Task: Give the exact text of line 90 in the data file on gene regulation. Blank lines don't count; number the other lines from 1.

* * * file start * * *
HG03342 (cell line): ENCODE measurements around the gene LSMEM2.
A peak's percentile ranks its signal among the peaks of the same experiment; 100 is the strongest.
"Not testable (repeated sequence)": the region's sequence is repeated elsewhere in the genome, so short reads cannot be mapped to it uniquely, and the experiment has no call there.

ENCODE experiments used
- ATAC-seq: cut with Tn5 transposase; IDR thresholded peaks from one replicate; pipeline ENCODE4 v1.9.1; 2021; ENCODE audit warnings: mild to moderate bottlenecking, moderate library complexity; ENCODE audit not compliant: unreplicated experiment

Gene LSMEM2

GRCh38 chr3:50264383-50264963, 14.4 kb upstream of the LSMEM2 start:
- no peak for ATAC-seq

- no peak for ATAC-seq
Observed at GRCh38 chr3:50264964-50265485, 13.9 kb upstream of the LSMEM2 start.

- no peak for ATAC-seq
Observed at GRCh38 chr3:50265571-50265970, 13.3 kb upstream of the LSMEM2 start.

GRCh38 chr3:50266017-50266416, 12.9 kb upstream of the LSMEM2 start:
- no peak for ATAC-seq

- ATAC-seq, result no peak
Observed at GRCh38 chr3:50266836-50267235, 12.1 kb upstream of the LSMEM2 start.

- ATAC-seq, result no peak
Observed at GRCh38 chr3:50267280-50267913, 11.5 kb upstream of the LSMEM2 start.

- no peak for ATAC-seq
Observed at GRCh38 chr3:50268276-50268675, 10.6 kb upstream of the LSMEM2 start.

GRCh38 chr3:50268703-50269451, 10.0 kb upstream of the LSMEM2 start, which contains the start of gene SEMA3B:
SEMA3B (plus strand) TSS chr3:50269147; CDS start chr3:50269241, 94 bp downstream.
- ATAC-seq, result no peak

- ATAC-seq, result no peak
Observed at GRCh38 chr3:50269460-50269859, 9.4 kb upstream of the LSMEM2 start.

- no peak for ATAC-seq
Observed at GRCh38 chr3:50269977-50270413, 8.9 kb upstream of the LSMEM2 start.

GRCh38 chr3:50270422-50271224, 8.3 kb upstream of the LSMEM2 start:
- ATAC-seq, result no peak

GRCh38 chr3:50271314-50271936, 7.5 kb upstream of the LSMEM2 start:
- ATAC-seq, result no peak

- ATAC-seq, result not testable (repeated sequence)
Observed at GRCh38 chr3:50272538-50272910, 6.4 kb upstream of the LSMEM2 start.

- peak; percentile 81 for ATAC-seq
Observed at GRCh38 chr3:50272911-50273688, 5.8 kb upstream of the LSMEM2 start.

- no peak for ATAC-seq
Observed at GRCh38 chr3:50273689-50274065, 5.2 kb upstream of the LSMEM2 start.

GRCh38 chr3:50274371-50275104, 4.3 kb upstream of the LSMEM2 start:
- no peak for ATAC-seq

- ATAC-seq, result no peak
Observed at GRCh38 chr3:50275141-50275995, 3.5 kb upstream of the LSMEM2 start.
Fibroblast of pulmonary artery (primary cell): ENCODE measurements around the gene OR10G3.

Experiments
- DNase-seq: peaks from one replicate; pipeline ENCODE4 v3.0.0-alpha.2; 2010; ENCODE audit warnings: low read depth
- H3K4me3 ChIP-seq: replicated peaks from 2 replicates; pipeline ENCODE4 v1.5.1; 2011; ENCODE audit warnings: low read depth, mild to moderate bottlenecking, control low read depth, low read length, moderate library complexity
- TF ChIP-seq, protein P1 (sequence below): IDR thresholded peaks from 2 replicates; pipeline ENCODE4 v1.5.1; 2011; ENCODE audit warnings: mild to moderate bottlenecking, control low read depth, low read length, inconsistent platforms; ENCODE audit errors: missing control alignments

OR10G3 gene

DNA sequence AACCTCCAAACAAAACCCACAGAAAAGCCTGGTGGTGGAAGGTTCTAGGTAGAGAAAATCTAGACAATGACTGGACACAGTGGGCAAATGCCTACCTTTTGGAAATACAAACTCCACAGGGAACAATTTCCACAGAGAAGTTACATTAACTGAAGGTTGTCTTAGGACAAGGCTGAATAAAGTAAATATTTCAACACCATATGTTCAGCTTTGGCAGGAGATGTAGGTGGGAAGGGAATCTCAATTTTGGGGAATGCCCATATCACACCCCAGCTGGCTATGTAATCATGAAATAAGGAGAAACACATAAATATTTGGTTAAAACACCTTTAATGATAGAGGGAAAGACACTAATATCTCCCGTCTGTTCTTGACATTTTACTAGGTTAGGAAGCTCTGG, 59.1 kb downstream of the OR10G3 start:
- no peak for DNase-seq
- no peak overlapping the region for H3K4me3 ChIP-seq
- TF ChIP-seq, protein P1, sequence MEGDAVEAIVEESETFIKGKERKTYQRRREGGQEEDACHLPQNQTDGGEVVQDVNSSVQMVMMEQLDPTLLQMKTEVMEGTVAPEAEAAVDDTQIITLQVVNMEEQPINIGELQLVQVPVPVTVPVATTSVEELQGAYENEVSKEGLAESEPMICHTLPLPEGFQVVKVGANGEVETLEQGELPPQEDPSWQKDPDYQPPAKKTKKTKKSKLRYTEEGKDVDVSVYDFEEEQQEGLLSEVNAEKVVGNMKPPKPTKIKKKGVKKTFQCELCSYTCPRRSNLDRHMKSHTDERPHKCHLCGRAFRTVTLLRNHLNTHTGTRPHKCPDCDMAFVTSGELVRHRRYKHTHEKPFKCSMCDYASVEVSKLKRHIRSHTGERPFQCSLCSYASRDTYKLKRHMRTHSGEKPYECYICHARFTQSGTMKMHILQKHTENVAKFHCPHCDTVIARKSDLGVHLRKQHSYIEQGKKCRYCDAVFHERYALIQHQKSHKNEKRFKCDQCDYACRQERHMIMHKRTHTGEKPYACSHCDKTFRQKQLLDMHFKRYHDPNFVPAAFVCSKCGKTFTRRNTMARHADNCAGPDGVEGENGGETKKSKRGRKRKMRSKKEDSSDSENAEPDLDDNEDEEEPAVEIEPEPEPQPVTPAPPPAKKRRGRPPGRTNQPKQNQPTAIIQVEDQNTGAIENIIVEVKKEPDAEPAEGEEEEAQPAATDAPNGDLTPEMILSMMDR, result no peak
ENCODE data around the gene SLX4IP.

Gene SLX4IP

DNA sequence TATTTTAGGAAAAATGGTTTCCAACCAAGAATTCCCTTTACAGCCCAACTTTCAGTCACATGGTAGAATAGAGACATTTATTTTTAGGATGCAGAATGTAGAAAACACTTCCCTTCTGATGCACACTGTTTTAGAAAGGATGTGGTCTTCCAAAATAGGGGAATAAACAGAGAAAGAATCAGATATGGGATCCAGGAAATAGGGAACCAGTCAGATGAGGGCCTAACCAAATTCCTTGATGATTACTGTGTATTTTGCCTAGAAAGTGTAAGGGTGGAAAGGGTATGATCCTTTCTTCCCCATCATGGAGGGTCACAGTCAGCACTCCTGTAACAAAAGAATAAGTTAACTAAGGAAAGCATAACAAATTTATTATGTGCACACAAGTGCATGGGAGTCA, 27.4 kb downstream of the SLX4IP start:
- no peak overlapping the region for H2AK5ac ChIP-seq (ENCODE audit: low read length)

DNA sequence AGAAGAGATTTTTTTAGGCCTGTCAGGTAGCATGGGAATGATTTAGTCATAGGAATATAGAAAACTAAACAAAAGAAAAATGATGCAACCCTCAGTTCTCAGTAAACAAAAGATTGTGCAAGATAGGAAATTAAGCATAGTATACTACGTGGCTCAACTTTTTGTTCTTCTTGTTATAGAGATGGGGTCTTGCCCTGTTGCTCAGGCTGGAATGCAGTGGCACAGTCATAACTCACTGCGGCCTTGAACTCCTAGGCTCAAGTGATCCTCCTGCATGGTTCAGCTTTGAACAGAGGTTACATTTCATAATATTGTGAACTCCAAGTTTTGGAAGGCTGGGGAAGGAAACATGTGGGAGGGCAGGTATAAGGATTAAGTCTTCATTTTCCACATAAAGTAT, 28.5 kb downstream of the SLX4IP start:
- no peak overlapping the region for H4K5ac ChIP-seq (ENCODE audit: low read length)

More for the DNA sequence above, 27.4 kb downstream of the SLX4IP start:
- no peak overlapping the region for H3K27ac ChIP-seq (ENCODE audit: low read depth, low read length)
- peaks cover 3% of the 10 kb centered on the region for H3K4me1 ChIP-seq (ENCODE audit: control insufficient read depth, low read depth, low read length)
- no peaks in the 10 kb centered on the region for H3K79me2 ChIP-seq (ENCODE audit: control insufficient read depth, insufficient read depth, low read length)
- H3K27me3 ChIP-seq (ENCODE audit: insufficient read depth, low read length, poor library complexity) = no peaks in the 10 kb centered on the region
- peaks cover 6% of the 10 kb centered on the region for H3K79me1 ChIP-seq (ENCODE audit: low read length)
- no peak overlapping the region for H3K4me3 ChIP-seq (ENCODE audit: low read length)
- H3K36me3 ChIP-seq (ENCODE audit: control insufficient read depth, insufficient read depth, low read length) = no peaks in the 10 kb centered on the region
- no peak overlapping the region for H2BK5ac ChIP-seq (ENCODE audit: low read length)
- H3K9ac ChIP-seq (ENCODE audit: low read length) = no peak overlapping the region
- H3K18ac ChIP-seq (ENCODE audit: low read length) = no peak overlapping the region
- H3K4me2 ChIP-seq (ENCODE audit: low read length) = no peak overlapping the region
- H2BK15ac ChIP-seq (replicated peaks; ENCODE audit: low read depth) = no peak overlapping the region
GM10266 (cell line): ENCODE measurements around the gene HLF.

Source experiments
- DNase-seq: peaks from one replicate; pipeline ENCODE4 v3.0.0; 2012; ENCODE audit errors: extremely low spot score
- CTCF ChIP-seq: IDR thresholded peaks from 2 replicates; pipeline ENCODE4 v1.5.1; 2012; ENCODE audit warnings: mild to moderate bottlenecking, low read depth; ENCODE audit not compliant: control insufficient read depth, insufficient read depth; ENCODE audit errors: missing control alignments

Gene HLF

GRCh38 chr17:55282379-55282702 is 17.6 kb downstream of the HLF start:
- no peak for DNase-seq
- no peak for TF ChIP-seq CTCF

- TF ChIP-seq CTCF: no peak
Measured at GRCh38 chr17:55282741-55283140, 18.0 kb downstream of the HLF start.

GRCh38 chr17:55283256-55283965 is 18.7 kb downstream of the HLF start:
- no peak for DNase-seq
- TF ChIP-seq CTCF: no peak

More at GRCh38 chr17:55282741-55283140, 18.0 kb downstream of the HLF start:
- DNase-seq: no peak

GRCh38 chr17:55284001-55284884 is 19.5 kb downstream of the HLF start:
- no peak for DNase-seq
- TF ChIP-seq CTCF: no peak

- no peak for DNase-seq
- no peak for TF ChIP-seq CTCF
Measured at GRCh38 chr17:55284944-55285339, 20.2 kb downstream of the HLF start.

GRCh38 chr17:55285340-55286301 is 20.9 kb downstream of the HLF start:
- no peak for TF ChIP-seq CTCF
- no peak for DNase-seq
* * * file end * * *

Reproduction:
- no peak for TF ChIP-seq CTCF